THINK! has commissioned a series of illustrations, as part of its Pint Block drink drive campaign, to highlight how the power of friendship can encourage safer driving.
Launched in December 2019, the Pint Block campaign encourages young men to step in and stop a friend from drinking alcohol if they are intending to drive.
From Mexican waves to mosh pits, the campaign films show mates using ‘inventive and surreal’ ways to intervene, with the strapline ‘a mate doesn’t let a mate drink drive’.
The 60 illustrations, created by young artists from across the UK, will be showcased at a THINK! pub takeover in Birmingham tonight (18 Feb).
At the event, pub-goers will be introduced to the concept of ‘Pint Blocking’ in ‘highly original ways’, with zero alcohol drinks provided by Heineken.
Grant Shapps, transport secretary, said: “Those who drink drive put both themselves and others at risk. While there has been a long-term reduction in drink driving since 1979, we are determined to reduce this number even further.
“Our THINK! Pint Block campaign is about empowering young men to step in and stop their mates drink driving, but it also carries a message for all of us that it’s important to intervene if someone we know is planning to drink and drive.”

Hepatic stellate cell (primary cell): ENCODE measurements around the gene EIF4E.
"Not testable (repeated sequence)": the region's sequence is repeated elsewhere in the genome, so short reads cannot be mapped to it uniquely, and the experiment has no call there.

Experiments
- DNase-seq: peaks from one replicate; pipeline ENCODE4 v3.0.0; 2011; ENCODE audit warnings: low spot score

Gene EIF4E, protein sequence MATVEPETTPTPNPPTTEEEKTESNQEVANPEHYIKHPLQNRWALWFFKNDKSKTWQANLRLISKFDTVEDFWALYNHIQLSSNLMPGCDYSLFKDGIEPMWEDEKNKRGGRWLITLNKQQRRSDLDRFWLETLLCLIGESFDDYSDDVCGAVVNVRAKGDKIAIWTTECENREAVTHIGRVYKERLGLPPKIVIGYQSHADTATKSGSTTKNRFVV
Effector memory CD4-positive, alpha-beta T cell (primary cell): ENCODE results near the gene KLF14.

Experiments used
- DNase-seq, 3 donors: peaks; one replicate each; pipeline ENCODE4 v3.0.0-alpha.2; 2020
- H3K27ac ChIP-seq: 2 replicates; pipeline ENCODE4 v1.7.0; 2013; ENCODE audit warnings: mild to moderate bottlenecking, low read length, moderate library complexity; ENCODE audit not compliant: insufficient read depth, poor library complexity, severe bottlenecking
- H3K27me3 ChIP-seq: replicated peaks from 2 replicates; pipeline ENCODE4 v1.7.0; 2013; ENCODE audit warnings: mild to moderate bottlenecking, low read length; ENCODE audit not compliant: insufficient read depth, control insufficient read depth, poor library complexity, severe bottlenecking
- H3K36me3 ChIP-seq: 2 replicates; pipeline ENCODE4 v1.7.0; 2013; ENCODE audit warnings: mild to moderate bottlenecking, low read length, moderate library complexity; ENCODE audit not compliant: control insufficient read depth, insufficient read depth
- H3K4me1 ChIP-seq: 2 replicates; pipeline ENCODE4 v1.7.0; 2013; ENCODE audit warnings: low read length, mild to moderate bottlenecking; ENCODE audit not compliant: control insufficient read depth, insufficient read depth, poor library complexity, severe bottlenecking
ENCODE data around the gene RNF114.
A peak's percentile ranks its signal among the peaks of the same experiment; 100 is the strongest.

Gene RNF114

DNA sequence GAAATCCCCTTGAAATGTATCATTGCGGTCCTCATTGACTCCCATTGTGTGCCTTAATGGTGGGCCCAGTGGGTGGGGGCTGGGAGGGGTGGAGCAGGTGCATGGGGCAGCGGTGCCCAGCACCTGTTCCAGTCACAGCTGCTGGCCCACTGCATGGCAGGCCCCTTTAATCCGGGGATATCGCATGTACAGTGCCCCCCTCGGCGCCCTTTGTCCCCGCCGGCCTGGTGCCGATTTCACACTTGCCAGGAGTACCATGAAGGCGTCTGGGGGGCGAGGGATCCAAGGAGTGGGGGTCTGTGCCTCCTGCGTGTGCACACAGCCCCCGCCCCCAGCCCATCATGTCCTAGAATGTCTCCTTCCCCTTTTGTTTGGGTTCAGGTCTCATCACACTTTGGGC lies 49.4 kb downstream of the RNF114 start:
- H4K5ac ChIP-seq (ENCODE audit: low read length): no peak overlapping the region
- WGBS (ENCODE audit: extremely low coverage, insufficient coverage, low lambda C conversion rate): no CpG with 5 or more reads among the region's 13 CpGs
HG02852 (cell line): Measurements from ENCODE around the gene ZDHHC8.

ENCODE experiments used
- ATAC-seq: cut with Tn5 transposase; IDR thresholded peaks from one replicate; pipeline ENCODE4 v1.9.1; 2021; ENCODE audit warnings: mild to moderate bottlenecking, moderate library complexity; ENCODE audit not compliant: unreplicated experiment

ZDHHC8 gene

Liz Brooker MBE, chair of Road Safety GB, said: “Road Safety GB fully supports the THINK! Pint Block campaign.
“Someone who gets in their car after drinking is a risk to themselves, and all others on the road, including their friends.
“This campaign highlights the role everyone has to play in reducing the number of people who drink drive, using the power of friendship to encourage safer driving and the need to protect those we care about.”
Running on social media and online video, the Pint Block campaign marks the start of the THINK! team’s ‘always on’ approach – engaging young men via the moments and channels that are most relevant to them.
The target audience for the campaign is 17-24 year old men, who continue to be over-represented in drink drive related collisions. Young men are also less likely than the wider population to perceive drink driving behaviour as risky or unacceptable.
The campaign forms part of the THINK! ‘Mates Matter’ strategy, which looks to reduce risky driving behaviour by getting young men to have each other’s backs – and challenge perceptions about what it means to be a good driver.